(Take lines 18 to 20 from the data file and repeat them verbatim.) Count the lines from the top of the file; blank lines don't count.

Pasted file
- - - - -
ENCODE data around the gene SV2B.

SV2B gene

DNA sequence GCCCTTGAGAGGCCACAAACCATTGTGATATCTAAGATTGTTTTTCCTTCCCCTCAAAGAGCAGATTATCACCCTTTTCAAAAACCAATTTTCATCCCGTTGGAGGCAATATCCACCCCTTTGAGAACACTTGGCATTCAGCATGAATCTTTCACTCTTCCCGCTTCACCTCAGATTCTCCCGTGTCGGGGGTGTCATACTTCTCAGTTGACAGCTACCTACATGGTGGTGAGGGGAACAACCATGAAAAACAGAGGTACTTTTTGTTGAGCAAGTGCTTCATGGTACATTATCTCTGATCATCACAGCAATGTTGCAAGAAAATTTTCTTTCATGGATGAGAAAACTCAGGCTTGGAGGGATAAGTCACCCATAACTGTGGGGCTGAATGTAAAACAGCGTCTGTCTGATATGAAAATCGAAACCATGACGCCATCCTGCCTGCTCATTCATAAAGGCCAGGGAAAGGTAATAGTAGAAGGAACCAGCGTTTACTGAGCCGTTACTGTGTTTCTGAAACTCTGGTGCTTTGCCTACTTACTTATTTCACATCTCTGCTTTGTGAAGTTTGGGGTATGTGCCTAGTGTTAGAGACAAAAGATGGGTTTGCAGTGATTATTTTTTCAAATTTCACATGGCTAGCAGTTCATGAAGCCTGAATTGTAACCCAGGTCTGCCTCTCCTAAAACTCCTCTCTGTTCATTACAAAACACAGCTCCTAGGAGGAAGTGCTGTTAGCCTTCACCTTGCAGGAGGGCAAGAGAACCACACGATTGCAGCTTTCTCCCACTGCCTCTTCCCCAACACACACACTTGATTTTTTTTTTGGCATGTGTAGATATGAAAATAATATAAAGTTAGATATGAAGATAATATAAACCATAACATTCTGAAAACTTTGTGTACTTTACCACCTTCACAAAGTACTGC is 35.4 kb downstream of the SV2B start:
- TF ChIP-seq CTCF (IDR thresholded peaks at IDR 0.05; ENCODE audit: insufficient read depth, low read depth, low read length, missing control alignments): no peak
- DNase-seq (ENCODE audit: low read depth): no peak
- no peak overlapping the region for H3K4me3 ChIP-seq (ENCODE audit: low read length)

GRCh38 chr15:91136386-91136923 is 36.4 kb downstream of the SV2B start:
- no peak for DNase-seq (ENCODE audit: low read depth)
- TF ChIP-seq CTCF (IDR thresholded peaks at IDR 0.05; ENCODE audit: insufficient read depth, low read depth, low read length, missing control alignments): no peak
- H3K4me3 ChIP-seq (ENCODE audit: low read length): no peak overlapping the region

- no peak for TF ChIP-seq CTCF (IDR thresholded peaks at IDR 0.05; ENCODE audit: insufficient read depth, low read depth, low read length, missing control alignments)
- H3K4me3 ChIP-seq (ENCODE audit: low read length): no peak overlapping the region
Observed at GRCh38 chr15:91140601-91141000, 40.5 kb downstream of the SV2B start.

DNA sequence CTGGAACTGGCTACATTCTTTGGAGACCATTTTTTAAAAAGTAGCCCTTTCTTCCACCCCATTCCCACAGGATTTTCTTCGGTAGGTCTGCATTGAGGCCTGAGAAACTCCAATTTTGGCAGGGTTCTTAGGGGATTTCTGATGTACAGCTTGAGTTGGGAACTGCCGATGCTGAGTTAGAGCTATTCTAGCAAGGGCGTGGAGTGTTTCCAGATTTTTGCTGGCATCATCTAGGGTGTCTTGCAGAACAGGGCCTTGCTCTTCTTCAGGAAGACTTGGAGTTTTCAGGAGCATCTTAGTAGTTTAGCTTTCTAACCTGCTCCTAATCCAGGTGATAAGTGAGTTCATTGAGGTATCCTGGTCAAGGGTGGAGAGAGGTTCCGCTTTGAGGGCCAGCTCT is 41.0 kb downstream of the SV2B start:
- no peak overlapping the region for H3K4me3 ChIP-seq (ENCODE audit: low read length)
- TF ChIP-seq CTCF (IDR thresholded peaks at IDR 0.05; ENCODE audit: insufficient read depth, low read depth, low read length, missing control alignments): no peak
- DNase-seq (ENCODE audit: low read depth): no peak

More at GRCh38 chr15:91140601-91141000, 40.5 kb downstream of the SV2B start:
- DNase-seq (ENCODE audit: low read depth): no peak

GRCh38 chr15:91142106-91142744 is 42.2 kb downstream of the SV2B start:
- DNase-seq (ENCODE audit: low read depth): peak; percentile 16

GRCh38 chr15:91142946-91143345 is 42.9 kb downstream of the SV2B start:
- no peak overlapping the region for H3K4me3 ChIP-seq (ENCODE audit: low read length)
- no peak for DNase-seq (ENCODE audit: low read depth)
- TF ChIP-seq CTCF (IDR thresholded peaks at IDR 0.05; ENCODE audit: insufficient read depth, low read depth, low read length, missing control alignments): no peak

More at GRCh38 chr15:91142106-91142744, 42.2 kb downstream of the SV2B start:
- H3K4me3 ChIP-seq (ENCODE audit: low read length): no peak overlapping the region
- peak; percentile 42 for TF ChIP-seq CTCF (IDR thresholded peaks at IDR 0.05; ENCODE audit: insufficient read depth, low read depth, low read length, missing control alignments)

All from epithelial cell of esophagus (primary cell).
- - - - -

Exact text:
More at GRCh38 chr15:91140601-91141000, 40.5 kb downstream of the SV2B start:
- DNase-seq (ENCODE audit: low read depth): no peak

GRCh38 chr15:91142106-91142744 is 42.2 kb downstream of the SV2B start: